The Plague of Plagiarism

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Plagiarism.  ARGH!  Grading a stack of research papers, in any subject, will always produce a plagiarism headache.   Whether the students intentionally plagiarized or whether they didn’t realize the information needed to be cited, the teacher is still left with the responsibility of how to deal with it.  You can just give the student a zero and be done with it but good teachers rarely allow students to walk away from these teachable moments.  We want them to learn from their mistakes.  We don’t want them to end up like some of our politicians lately (German and American) who seem to have forgotten to mention where they got their material.

At my current school the policy for Academic Honesty is quite strict.  We have a “3 Strikes and You’re Out” rule.  A student’s first offense will be a letter home to parents and a parent conference with the year head.  The idea is to show the seriousness of academic honesty.  Most kids will never make it beyond this point; this conference is serious and scary.   A second offense will get a student another letter and a parent conference with the Principal.  This is the last stop before expulsion.  The third offense will lead to an expulsion.  This might sound harsh, but wouldn’t it be more harsh to receive a letter from the International Baccalaureate stating that you were not going to receive a diploma due to a failure in citing your sources?

Kids are expected to start learning about the importance of citing their sources as early as the 4th grade.  Students doing research at this level usually make a small Works Cited page, showing their teacher where they got their pictures and information for their work.  Posters, dioramas, digital presentations, or written research work are all expected to have something that shows where the information came from.

In the Middle School years, students are asked to follow the MLA formatting rules for a Works Cited page.    They do this with the aid of an online tool called Noodle Tools.  The student inputs the website or ISBN number of the source they are using, and the tool creates a citation that can then be downloaded into a Works Cited page.

Noodle Tools is much more than just a Works Cited page generator.  It helps older students with in-text citations, and it also has a note card and outlining function.  It makes the research process paperless.  Gone are the days of organizing note cards in piles.   Students type in a quote or a paraphrased selection of information.  They tag the card with the topic that it is supposed to help support.  When in the outline mode, the tool organizes the note cards into an outline.  Students then decide what to keep and what to discard.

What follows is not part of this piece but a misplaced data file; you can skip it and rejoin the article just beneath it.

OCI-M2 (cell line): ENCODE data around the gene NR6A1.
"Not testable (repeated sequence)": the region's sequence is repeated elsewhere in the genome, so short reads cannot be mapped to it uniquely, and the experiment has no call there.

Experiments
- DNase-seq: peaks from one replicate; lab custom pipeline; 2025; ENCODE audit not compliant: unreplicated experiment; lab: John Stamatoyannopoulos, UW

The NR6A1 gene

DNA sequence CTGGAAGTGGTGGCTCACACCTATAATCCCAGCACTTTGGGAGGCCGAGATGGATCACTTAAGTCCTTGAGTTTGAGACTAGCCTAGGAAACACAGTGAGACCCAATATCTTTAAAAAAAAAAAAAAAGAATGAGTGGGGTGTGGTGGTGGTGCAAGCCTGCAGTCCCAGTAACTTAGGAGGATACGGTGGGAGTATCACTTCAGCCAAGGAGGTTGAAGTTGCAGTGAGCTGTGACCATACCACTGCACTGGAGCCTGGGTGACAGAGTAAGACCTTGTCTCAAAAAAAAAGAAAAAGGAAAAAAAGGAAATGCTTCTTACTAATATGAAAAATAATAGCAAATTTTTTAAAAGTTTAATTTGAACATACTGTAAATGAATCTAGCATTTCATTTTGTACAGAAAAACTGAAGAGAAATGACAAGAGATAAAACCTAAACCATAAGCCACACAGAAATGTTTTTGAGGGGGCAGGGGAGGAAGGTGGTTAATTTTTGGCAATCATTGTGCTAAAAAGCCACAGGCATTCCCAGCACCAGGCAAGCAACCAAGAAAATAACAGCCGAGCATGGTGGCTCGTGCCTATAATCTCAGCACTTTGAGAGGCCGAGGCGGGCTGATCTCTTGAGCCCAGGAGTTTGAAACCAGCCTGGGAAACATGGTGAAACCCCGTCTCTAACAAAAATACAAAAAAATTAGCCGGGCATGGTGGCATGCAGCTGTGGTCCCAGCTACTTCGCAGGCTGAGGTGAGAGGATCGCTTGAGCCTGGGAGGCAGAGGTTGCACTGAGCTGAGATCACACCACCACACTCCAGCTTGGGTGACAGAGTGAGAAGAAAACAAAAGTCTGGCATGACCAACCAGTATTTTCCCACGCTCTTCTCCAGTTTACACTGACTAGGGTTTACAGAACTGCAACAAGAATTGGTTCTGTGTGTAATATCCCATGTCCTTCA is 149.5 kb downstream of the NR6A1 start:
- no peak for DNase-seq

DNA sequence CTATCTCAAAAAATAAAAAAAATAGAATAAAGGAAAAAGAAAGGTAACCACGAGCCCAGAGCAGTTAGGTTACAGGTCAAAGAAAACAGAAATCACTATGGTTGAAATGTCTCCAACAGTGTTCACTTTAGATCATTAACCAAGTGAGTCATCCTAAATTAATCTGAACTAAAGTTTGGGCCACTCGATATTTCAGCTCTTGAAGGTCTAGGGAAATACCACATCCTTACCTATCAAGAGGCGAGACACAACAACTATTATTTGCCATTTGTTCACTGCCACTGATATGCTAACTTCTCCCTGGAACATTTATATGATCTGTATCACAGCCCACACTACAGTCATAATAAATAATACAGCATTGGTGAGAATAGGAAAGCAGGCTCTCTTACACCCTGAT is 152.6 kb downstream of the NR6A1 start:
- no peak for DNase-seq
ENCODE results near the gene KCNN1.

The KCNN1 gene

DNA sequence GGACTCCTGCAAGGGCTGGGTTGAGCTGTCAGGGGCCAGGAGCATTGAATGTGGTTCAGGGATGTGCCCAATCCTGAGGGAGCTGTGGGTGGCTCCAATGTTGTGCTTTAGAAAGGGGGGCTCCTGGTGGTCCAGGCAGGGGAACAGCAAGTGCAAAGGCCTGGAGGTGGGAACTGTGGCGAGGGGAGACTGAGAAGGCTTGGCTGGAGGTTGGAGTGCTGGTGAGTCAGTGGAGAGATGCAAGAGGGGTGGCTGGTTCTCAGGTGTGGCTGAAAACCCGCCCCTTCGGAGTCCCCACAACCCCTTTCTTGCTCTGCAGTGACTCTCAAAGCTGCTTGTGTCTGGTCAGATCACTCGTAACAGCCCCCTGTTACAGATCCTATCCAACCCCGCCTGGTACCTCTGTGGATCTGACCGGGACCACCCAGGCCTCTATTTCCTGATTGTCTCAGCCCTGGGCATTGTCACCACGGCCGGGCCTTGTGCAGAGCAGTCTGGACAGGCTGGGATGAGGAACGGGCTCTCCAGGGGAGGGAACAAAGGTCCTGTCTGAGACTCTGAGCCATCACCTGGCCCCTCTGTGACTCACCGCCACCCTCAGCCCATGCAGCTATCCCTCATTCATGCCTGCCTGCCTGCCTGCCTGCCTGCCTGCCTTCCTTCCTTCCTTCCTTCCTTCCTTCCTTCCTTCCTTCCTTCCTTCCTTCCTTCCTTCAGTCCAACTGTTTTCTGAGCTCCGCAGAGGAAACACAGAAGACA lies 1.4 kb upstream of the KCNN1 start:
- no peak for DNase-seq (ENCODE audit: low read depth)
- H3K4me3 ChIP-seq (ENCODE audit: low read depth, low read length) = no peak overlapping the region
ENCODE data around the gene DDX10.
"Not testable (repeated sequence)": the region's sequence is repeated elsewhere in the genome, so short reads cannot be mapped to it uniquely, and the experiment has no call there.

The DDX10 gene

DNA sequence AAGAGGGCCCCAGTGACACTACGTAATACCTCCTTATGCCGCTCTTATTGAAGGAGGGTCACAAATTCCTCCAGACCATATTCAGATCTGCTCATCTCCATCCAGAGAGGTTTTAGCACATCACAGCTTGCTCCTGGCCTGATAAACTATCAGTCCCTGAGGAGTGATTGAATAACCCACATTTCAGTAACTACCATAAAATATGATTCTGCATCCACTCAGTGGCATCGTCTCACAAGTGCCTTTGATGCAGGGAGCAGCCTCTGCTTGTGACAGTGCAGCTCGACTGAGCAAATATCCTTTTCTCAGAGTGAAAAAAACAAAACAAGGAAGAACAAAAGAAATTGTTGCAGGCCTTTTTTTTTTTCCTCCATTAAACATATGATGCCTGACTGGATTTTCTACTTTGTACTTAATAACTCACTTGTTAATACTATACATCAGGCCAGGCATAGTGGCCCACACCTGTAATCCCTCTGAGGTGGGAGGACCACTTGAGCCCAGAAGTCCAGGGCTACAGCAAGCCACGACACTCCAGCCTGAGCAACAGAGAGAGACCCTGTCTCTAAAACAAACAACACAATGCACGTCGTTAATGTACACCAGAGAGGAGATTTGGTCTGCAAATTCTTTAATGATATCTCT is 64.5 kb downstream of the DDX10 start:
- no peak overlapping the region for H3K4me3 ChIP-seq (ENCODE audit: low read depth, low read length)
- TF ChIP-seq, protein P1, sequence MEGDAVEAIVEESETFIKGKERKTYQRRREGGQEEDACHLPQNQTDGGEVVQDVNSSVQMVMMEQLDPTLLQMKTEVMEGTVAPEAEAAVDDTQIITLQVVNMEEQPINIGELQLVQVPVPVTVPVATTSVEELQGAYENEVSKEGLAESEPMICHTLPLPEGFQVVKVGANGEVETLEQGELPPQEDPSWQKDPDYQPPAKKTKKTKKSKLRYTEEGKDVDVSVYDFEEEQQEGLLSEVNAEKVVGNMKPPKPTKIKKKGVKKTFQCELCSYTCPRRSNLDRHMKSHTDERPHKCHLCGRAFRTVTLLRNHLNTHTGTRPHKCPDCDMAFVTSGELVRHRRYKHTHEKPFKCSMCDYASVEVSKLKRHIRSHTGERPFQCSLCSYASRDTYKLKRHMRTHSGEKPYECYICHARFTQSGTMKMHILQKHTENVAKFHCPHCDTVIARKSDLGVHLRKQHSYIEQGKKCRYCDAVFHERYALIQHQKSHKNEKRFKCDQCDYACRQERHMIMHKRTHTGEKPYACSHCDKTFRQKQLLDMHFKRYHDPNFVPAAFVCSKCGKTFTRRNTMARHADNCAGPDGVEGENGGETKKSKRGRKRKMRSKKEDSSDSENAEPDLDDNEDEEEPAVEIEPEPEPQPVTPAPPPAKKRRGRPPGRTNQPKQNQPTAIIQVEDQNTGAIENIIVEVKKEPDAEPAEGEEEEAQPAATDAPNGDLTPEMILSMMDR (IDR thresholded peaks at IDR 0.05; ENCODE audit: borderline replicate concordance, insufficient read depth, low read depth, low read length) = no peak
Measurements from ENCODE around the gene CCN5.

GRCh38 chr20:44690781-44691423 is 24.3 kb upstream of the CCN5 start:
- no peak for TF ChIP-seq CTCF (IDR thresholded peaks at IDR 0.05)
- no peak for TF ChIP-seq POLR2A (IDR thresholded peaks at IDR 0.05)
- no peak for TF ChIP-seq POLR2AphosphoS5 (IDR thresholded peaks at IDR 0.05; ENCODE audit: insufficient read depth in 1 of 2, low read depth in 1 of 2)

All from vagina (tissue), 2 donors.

In grades 9-10 students are expected to use MLA format.  They are to use in-text citations and create a proper Works Cited page.  In grades 11-12, the referencing style is set by the subject teacher.  Some use Chicago, some use MLA, and others use APA.  Yet the message is always the same: cite your sources.  Academic Honesty is important.

At every school in which I have taught, there has been strong debate on how and when we should teach students to cite their sources.  Some teachers think that the 6th Grade is way to young to deal with such things.  Some teachers think that teaching research skills is too time consuming; for them covering content is more important than covering skills.  Some teachers think that there is no point in teaching them proper citations until the 11th and 12th grades because, after all,  they are just going to do it wrong anyway until they reach the Diploma Years.  Some teachers feel that too much time is spent stressing the skill of proper referencing rather than stressing the skill of deep critical thinking.

Regardless of which side of the debate you may sit you cannot deny that we are living in a fast and furious digital age.  The world’s knowledge is just one click away.   It is too easy for them to cut and paste and forget to tell us where things came from.  If we don’t teach our students about where to find information and how to cite that information, we are doing them a huge disservice.  They need to begin at a young age to discern, is this my brain? Or someone else’s brain?  Is this my photograph?  Or is this a professional’s work that must be acknowledged?  Simple or complex, MLA or Chicago, we must show the reader our sources.

How do you deal with plagiarism in your school or line of work?

Here is an article highlighting where Rand Paul forgot to cite his sources.  And here is an article on the consequences of Germany’s former defense minister Karl-Theodor zu Guttenberg not citing his sources.

3 replies

  1. I teach social studies to students from grade 7 all the way to graduating seniors. In my classes I give a handout detailing what plagiarism is and how to avoid it. I also point my students to several free plagiarism checkers to help ensure their paper meets the criteria (even though this is not a guarantee that the work is plagiarism-free). Even so, I have received papers from Juniors and Seniors that were not only copied directly from a website, but still contained the original formatting (including hyperlinks)!

    • I love it when they include hyperlinks! It makes my job in finding their sources so much easier. 🙂 This kind of stuff always makes me wonder…do they think we are stupid? Or are they just at that point of desperation that they just don’t care anymore?

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